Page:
On May 18, 2016, in First Mercury Insurance Company v. Nationwide Security Services, Inc. et al., the First District of the Illinois Appellate Court affirmed the Circuit Court of Cook County’s ruling of no coverage after the insured settled a “Blast-Fax” class action lawsuit brought under the Telephone Consumer Protection Act. The TCPA provides for a $500 statutory award per violation of the Act. Significantly, the court found that a $500 “per claim” deductible applied for each recipient of the unsolicited fax and that the CGL policy did not cover “punitive or exemplary damages,” which included any amounts above the statutory award.
The underlying suit involved Nationwide Security Services, Inc., a private detective agency focusing on family-related matters. Nationwide sent an unsolicited fax advertisement to 3,671 recipients stating that Nationwide could help “track your spouse or significant other’s daily activities” or “locate anyone, anywhere.” A recipient of the fax, CE Design Ltd., brought a class action lawsuit against Nationwide under the TCPA. Nationwide provided timely notice of the suit to its Commercial General Liability insurer, First Mercury Insurance Company. First Mercury issued a reservation of rights and assisted in obtaining independent counsel for Nationwide due to a conflict of interest.
CE Design demanded $1.8 million to settle, a number apparently derived from multiplying the number of fax recipients (3,671) by the statutory award authorized by the TCPA ($500). First Mercury maintained that it had no duty to indemnify Nationwide and only authorized Nationwide’s counsel to settle for $10,000. Nonetheless, Nationwide settled for approximately $4.1 million, enforceable only against First Mercury, and assigned its rights under the Policy to CE Design. First Mercury filed a declaratory judgment action against CE Design as assignee of the policy seeking a declaration of no coverage.
In the coverage action, the trial court ruled in favor of First Mercury on cross-motions for summary judgment. CE Design appealed to the First District seeking coverage for the $4.1 million settlement. The Policy covered property damage and advertising injury with a “per claim” deductible of $500. The court agreed with First Mercury that the insured had to cover the deductible for each individual fax received stating “to the extent any property damage or advertising injury was incurred, it was incurred when each individual received an unwanted fax on an individual basis.” Accordingly, the court found that no coverage existed for the portion of the settlement reflecting the $1.8 million in damages authorized under the TCPA. To justify the remainder of the settlement, the Settlement Agreement noted that full treble damages could be awarded under the TCPA but then opted for double damages, awarding $1,000 for each of the 3,671 unsolicited messages. The settlement also included approximately $450,000 in pre-judgment interest. In addition to a determination that policy’s limit did not exceed $1 million for advertising injury, the court also denied coverage for the portion of the settlement above the statutory award provided by the TCPA as the policy excluded “[a]ny claim for punitive or exemplary damages.”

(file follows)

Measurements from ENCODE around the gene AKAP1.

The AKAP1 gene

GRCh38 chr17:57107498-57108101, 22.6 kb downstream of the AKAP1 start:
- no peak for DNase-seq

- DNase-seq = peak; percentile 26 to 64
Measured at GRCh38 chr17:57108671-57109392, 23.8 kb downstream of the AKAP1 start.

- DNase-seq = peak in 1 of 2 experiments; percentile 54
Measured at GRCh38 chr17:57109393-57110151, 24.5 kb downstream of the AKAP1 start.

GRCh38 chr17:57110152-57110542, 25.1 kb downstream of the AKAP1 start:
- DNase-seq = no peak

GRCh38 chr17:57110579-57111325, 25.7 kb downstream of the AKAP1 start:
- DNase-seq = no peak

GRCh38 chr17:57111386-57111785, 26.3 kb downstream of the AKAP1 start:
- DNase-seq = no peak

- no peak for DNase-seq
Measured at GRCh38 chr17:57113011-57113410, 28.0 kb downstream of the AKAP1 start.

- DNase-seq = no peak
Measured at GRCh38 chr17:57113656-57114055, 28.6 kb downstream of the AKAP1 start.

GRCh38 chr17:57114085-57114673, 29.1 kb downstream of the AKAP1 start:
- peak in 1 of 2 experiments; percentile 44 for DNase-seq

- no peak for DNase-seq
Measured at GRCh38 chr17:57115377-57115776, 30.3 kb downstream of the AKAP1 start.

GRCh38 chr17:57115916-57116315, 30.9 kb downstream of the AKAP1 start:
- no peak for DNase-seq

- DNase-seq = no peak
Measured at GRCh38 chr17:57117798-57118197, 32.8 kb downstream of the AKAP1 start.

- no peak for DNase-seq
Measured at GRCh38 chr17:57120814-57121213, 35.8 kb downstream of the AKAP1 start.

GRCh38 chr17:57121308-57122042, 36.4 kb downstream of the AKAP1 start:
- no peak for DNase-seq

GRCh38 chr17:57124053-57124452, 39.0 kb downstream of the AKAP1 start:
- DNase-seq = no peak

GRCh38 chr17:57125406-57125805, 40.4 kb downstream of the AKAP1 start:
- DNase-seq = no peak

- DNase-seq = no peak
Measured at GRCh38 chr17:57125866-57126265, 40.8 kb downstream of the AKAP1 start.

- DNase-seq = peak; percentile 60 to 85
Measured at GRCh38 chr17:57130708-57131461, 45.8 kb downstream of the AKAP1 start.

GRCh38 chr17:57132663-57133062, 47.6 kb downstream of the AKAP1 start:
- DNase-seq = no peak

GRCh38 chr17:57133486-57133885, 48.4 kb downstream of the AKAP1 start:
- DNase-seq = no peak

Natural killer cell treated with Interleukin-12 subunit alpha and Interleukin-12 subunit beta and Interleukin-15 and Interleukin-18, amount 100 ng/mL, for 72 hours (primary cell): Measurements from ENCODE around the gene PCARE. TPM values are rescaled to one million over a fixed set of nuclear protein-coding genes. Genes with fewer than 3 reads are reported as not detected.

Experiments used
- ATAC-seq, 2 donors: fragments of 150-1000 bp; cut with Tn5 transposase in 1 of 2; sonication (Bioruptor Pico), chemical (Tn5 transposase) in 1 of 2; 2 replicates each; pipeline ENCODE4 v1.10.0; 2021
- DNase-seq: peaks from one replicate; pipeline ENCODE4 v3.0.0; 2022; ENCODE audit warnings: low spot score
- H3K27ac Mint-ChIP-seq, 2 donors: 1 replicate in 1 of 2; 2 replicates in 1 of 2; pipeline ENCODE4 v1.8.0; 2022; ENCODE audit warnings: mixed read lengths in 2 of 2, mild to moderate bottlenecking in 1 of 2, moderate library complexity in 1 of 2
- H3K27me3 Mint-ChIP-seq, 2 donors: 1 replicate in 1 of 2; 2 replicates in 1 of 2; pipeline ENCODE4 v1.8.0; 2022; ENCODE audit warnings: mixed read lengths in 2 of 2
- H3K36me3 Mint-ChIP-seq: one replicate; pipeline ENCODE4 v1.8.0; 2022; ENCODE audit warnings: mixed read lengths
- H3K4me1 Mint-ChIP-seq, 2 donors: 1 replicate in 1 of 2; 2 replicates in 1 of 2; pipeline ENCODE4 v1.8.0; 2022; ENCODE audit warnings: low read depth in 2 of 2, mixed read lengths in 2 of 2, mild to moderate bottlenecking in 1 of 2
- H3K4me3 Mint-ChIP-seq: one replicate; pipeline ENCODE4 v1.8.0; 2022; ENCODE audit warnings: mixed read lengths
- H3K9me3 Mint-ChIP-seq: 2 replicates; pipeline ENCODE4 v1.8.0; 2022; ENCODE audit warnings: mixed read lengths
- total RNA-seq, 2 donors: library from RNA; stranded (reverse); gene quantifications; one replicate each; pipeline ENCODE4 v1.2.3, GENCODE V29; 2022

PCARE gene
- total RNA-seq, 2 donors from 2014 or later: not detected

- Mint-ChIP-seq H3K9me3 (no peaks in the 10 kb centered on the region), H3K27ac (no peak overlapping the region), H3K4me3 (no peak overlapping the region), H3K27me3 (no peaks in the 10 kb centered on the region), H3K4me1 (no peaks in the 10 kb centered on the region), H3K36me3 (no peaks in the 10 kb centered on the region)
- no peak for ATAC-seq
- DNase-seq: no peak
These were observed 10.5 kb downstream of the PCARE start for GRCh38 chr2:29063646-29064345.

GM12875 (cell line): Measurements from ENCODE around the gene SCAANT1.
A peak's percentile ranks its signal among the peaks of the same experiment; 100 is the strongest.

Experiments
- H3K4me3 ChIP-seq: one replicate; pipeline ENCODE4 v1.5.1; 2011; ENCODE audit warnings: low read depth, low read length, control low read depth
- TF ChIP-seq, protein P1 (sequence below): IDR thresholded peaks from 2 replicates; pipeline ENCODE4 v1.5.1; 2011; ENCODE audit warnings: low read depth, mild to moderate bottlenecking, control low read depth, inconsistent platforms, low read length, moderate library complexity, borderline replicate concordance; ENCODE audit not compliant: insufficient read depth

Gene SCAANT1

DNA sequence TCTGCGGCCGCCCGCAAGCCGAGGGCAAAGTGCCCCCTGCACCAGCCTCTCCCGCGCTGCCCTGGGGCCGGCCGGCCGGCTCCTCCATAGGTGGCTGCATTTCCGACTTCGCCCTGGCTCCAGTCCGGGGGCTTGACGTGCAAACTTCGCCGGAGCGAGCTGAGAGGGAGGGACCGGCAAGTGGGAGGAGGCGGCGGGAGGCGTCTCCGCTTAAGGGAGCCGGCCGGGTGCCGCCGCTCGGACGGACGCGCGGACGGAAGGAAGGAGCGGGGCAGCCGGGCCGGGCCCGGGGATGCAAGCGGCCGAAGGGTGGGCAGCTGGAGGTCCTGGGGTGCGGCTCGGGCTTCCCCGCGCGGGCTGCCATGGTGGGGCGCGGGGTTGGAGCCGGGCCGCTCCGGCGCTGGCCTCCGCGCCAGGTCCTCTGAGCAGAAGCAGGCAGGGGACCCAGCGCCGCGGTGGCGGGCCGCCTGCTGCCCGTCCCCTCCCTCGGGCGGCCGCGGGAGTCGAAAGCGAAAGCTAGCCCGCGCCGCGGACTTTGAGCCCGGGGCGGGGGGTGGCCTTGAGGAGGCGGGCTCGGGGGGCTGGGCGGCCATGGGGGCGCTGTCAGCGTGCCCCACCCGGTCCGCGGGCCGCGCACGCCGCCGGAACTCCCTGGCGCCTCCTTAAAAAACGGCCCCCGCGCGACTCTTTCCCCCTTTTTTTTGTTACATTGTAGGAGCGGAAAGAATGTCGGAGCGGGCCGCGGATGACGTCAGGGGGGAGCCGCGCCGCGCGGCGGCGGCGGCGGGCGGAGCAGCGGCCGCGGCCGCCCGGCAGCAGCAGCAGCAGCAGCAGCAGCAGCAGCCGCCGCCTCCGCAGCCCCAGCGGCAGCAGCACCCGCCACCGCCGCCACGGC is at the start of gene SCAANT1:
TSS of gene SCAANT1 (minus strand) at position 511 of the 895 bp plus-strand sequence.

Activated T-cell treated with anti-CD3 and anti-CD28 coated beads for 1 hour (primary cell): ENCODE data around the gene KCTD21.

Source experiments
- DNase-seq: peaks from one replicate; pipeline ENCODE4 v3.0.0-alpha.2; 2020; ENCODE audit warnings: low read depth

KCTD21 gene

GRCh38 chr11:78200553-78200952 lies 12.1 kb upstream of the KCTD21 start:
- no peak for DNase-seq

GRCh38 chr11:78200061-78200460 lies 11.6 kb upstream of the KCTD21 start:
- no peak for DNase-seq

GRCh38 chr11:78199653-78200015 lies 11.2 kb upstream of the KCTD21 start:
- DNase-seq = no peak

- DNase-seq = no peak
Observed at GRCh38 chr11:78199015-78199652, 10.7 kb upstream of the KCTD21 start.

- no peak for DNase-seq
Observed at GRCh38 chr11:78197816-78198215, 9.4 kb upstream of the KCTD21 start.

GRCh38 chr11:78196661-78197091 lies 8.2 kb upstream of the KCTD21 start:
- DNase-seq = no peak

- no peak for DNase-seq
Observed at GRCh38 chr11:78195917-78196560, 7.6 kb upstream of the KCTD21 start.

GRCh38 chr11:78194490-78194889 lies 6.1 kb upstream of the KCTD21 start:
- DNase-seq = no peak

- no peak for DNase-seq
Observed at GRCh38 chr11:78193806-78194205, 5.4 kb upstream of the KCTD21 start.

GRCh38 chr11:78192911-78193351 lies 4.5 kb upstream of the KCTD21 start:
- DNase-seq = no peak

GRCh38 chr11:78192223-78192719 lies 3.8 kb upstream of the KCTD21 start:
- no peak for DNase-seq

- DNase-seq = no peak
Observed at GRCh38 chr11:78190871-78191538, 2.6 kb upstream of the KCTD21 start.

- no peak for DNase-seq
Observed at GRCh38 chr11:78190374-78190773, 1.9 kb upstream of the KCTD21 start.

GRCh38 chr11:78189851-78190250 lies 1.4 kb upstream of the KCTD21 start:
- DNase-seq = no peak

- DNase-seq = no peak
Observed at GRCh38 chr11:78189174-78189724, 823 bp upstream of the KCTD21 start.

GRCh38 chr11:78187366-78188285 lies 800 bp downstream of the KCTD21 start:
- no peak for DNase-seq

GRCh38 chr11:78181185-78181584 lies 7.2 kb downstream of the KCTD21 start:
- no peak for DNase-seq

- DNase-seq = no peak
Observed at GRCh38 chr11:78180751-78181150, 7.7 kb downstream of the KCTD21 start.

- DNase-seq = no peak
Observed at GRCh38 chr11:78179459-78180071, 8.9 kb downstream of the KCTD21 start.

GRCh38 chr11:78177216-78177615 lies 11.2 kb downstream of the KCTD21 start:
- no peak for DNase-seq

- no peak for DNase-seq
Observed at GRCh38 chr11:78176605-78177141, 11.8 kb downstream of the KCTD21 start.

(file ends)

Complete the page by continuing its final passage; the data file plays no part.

Finally, the court expressed its concern with the “proliferation of TCPA class actions,” which are “not about…compensating members of the class” but rather “have everything to do with compensating the lawyers of the class.” The court criticized a calculation of damages which does not consider the low amount of potential class members who actually join and benefit from the litigation. As a remedy, the court suggested that class counsel’s fee should be determined after the total amount of participating class members is known so that the fee award is reduced to reflect the defendant’s actual liability.